For removable roosts, I think, looking at your photos, that I’d build some U-shaped brackets from scrap wood, and make them a little tight to make for a friction fit. I’d use 2x2 wood (you could paint it for easier cleaning if you like) and I’d try to place them parallel to the nesting boxes to make it easier for the hens to get in them. They won’t have any trouble with either direction, though. It’s just my own “OCDness,” really. I suppose you could also use closet rod and hardware if you wanted to. That should work well, too.

I’m really impressed with the image of you splitting off wooden shakes. I hope you’ll post some pics. So cool! Also I’d love to hear more about your ducks and how you do deep litter with them, etc.

We've been loving the chickens, especially my children! We would often go for walks, and the rooster is about as old as my son (who's 5), so since he was a toddler, he's wanted to see the chickens, and the neighbors let us stop by and see the chickens any time we liked. Then my daughter was born, and she loved seeing the chickens. Needless to say, they've grown up being mezmorized by these chickens. I was still stunned by just how much they love them now that we have them. They keep saying, in wonderment, "They're our chickens now"; and they go in there and pet them and carry them and herd them around. The chickens are really sweet and tolerant, too, especially the rooster.

You can see more of my cedar splitting adventure in this thread: https://permies.com/t/107629/cedar-shingles-froe-device. Since I don't have a froe (nor money/ability to make one), I've been using my axes to make the shingles. They take longer, and they're really rough, but they're working! Here's what I got installed today:



There's a lot more to do. Thankfully, I'm in no hurry, and it's a nice learning experience for me and the kids, so it's all good!



As for deep litter with ducks, my duck house is on a cement slab (here's the thread with pictures of us building it https://permies.com/t/37721/critters/Ducks-Safe-Fed-Affordably#316150)

Here's a more recent pictures (okay, it's 3 years old, but it's still what my duck house looks like!)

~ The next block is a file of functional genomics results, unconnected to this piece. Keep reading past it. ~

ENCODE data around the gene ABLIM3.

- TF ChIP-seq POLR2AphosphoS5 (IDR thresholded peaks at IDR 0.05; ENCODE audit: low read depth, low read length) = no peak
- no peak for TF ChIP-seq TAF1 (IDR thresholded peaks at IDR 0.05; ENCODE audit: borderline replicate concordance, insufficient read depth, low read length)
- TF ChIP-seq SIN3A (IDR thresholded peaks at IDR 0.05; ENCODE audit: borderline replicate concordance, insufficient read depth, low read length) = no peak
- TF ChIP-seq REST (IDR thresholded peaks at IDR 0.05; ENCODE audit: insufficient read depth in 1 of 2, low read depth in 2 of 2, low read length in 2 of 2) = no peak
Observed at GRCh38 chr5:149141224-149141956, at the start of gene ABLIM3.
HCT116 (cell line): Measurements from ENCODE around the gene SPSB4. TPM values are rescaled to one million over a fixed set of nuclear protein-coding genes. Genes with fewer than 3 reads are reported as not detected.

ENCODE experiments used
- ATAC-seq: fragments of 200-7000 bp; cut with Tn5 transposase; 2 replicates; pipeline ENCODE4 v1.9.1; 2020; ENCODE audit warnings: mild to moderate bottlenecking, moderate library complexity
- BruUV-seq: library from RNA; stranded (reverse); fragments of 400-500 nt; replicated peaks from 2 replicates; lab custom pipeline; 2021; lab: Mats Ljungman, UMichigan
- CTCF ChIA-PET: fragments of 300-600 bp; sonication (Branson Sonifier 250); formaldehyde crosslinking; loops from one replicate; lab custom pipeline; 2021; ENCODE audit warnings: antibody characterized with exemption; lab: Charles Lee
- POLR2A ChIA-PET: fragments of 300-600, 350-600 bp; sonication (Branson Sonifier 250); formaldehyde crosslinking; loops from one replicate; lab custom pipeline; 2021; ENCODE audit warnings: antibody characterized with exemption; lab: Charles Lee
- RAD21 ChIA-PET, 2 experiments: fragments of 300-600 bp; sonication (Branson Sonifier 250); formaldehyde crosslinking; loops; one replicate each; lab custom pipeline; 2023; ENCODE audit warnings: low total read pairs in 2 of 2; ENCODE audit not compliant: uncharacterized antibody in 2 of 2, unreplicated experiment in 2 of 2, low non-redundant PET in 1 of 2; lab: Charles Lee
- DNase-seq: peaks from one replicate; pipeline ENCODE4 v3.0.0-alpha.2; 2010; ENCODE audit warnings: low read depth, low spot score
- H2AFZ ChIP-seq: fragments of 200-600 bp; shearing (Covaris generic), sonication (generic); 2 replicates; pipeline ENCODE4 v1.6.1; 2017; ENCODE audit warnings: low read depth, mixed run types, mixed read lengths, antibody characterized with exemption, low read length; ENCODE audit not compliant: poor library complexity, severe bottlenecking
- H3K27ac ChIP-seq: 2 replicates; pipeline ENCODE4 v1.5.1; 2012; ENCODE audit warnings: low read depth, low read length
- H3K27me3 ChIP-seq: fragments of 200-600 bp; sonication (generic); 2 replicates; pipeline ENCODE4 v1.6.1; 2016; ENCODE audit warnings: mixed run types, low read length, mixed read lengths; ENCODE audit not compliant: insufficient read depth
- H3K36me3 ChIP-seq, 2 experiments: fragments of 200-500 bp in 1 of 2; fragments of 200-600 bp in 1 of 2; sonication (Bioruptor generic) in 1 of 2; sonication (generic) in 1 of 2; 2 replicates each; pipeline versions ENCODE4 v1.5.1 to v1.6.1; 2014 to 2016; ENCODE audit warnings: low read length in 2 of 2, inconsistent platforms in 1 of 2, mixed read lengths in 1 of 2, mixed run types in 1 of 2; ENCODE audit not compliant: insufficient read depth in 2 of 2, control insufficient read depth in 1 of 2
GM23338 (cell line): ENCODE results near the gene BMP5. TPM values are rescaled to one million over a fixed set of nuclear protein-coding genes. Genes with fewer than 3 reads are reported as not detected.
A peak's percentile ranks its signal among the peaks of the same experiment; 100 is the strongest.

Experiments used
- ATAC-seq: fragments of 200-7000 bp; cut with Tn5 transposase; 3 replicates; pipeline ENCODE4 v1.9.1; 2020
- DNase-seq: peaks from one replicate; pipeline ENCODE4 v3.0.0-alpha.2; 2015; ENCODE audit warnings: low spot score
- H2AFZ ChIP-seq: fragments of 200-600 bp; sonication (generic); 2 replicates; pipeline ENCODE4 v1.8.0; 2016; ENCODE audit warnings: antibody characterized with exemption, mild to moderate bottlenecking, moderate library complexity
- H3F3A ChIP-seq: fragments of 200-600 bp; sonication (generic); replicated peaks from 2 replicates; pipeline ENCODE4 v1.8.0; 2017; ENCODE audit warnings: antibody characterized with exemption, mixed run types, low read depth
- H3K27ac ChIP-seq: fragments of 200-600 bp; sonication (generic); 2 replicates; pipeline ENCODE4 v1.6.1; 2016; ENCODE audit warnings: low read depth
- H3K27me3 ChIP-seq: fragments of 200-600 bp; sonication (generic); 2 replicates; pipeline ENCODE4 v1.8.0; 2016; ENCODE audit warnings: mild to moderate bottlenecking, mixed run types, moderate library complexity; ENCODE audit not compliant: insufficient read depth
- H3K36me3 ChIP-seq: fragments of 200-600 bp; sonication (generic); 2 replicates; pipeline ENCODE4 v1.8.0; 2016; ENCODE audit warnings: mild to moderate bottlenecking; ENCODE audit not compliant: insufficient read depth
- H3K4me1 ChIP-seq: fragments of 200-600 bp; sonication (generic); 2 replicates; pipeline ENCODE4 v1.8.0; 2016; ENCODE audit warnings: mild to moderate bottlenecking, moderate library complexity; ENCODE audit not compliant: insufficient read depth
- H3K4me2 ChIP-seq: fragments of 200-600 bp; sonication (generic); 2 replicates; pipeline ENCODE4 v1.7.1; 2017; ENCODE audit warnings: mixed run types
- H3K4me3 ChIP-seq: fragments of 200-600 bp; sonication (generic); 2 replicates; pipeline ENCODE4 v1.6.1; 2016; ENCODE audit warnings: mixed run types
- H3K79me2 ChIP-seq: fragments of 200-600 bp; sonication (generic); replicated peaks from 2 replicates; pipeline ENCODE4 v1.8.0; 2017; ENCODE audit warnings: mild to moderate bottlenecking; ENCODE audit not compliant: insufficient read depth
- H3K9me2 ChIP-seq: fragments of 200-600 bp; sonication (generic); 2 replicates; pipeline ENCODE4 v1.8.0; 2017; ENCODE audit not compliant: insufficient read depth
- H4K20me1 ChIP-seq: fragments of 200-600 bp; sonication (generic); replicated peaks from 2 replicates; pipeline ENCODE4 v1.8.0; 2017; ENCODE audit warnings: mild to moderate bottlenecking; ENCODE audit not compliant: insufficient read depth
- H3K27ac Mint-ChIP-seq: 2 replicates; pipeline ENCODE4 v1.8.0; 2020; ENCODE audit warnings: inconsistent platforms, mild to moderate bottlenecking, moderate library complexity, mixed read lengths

Mine's 8x8 with attached nesting boxes that are also at ground level. I have anywhere from 8 to 22 ducks in there (22 is really pushing it, and it's usually when a bunch of babies hatched and we're waiting for the boys to be big enough to eat). To start the deep litter, I just put down a few inches of pine shavings.

Here's my routine. Every morning when I let the ducks out:

  • I move the old/poopy bedding out of the nesting boxes and into the main area. I put new shavings in there. Ducks tend to poop on their eggs. Especially in the low egglaying season. I sometimes wonder if the non-laying females go in there, and "bare down" to lay, and lay some poop instead, often on another ducks eggs. Sigh.
  • I spread the nesting box pine shavings over the other bedding, either with my foot or pitchfork, and sprinkle a little more pine shavings on any big deposits of poop.
  • Every 2 or 3 days, I use a pitchfork and flip the bedding. This isn't intensive or thorough. It's just enough to aerate the bedding and keep it aerobic. Since ducks don't scratch and peck, and I don't have any chickens in there to turn the bedding, it's up to me to turn it. Some days, if they haven't pooped much, I just stick the pitchfork under it and lift up to give it some air. On the days I turn the bedding, I don't usually add new shavings. If you have chickens in with your ducks, you probably would only need to use a pitchfork on it as often as you ever need to with just chickens.


  • All told, it takes me maybe 5 minutes, at the most 10 on a day when I'm taking my time and doing a thorough turning (and enjoying being alone outside while my husband watches the kids. :D). I usually have about 3-5 inches of bedding in there at a given time. I should probably have it deeper, but I'm always stealing it to put in my garden beds and under my raspberry bushes and as mulch. There's no smell of ammonia, so I'm thinking the bedding doesn't need to be as "deep" as people say.

    I will mention that it usually works best for me to feed the ducks before I put them in, that way I don't have to supply them with a pail of water in there and have them dribble it around everywhere. Whatever you do, don't put a pool or tray of water! Your bedding will be a soggy mess! Even with a pail, mine tends to get soggy (I do live in the rainy pacific northwest. It's not too bad on the dry summer or freezing days), which is why I try to feed/water them outside of their house, if possible.
     
    Cindy Skillman
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    Thanks for all the info! That’s really helpful. I love the shakes. Your little chicken kingdom is gonna be so cute! Not as cute as your babies, though. :-)
    I’m off to look at your other threads!